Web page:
Wednesday, May 02, 2007


Following my previous post, I got to thinking about another album I purchased in 1977 - Fleetwood Mac's "Rumours".
At the time of buying it, I was blissfully unaware of how the band was imploding, but just staggered at the brilliance and craftsmanship of the album. When I later heard about the difficulties that the band members were having with each other, it just seemed to me to raise both the band and album higher in my respect. How they were able to put aside their differences to produce such a work of beauty and quality is beyond me, but I am very grateful.

Again, like "Hotel California", it does seem to be an ageless LP. The songs and melodies have stood the test of time, and it is an LP that I've returned to many times over the years.

I've been a fan of Fleetwood Mac from the very start - and before! I was well into the Blues during the sixties, and in particular, John Mayall's Bluesbreakers in which Peter Green, Mick Fleetwood and John McVie were all members (and from which they were all eventually sacked).

In 1969, they released the album "The Pious Bird of Good Omen" which contained, along with a number of covers, Albatross composed by Peter Green - a stupendous guitar led instrumental which just about blew me away along with Jigsaw Puzzle Blues by Danny Kirwen, a guitarist who had joined in 1968. After a tour of the US supporting some of the blues greats like Buddy Guy and Willie Dixon, the early seventies saw them drift away from the blues - a pace of drift that increased once Peter Green left the band suffering schizophrenia brought on by a LSD spiked drink in Munich. I also lost a bit of interest at this time, and it was only hearing a couple of tracks from the 1976 "Fleetwood Mac" album, that I rekindled my interest in them. I had heard a Stevie Nicks/Lyndsey Buckingham LP which I liked, and hearing that they were now part of the band, decided to give them a listen.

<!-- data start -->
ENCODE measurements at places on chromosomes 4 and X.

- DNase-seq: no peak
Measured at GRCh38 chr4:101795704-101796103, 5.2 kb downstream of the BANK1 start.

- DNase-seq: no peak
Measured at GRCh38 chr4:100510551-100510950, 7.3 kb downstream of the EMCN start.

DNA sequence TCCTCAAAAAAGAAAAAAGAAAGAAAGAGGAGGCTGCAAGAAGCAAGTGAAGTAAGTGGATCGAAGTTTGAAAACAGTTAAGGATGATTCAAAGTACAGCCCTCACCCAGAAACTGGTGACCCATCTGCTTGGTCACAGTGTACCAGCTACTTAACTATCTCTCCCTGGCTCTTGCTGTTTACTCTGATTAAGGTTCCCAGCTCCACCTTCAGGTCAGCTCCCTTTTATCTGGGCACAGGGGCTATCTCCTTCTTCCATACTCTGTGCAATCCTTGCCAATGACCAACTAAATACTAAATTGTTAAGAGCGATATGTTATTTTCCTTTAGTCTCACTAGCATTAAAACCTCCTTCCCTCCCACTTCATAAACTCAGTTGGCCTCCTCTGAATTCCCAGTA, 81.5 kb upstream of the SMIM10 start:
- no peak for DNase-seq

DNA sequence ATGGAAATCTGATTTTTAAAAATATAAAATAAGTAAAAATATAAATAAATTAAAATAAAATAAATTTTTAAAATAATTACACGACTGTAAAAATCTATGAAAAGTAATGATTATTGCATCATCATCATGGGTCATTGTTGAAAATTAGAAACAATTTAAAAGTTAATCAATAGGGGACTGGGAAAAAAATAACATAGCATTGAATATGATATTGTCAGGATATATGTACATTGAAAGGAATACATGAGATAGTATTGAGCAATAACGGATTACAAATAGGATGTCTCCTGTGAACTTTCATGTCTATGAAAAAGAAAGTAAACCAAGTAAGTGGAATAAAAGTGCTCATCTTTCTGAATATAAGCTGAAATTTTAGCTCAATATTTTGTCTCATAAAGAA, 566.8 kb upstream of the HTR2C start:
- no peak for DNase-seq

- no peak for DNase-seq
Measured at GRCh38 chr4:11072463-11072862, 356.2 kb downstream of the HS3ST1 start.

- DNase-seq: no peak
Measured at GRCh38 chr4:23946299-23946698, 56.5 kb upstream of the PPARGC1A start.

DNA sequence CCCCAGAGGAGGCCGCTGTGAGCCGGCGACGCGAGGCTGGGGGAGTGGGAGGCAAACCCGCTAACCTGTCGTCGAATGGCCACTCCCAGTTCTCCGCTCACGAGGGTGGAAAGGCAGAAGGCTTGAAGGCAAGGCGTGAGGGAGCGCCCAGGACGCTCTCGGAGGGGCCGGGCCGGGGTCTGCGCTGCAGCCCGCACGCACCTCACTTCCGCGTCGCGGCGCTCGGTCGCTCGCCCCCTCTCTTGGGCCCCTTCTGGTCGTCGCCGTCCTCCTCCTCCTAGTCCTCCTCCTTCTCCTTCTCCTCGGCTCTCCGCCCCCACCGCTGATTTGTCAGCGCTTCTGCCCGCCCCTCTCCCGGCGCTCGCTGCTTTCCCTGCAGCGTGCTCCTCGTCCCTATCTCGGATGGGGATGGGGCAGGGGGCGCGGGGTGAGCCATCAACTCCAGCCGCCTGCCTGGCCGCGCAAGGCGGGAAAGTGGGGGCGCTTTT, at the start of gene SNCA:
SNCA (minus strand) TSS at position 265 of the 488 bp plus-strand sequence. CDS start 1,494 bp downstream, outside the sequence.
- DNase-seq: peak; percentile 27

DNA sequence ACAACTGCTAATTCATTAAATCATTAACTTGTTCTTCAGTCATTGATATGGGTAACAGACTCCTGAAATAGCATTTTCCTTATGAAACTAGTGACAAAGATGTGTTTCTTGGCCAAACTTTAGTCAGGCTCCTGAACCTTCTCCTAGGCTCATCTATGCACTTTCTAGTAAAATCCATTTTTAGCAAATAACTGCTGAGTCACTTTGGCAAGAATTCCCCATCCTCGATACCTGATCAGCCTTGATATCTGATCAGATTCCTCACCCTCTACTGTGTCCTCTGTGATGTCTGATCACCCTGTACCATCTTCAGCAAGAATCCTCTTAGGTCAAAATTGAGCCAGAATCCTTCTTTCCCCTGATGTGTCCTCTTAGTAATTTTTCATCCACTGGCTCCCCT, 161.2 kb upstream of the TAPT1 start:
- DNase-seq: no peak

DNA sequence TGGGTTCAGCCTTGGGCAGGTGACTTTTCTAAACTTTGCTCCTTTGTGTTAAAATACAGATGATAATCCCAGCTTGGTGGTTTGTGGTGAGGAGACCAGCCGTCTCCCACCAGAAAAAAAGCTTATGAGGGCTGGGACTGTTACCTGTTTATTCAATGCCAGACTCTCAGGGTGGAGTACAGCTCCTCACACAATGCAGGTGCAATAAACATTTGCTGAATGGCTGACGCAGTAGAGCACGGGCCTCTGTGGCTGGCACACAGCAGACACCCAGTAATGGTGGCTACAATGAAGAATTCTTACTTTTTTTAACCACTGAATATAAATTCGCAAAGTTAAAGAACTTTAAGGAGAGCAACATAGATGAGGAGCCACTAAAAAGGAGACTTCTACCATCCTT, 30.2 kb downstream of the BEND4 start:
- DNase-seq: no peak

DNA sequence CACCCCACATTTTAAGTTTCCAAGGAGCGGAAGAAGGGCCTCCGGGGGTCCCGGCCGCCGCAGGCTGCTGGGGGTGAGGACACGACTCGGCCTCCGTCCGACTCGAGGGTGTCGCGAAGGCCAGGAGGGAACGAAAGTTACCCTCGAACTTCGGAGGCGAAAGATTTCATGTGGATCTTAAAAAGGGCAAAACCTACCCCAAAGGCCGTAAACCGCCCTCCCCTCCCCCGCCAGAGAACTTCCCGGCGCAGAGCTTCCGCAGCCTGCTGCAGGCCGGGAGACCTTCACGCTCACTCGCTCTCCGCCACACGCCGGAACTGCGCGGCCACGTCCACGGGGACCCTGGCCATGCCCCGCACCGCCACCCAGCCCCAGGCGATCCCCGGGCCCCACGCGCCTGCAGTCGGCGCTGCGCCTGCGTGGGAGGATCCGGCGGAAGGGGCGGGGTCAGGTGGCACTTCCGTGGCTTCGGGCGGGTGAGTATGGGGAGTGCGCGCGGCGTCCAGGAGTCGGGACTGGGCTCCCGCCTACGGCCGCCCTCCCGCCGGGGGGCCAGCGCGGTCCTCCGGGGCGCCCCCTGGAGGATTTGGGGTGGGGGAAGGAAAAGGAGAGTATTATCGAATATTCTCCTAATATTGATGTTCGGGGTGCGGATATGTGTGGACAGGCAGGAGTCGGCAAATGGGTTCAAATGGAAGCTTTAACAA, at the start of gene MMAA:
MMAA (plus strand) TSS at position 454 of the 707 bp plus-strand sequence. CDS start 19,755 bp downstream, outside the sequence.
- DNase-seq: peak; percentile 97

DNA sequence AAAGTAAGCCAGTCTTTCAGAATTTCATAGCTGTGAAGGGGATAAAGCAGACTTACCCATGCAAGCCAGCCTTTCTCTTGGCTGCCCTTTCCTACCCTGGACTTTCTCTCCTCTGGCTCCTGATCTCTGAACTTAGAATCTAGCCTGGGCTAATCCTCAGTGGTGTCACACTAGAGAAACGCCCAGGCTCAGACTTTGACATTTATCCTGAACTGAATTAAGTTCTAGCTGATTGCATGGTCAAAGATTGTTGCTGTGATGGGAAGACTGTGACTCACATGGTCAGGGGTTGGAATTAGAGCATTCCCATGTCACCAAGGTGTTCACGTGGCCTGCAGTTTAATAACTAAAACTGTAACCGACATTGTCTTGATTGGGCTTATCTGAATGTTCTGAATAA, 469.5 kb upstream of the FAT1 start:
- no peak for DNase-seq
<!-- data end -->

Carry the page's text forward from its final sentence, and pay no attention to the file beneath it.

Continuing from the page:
"Rumours" was next, and I was hooked. It was brilliant and my first copy was played to death. I truly believe that the album marked their zenith as a band because nothing I've heard since has come close to the freshness and vibrancy of that album. Sure "Tusk" and "Tango In The Night" are very accomplished albums, but there is something extra about "Rumours" that the other albums didn't have, and it probably has something to do with the way, as people, they were falling apart, but, as musicians, they were able to come together.

Christine McVie explained that the title came from the fact that everyone was writing about everyone else - hence all the rumours! As far as I'm concerned, one great album, and 30 years old this year.

1 comment:

sandegaye said...

I wish I hadn't been so busy washing out dirty diapers in the '60's.. I missed out on some good music!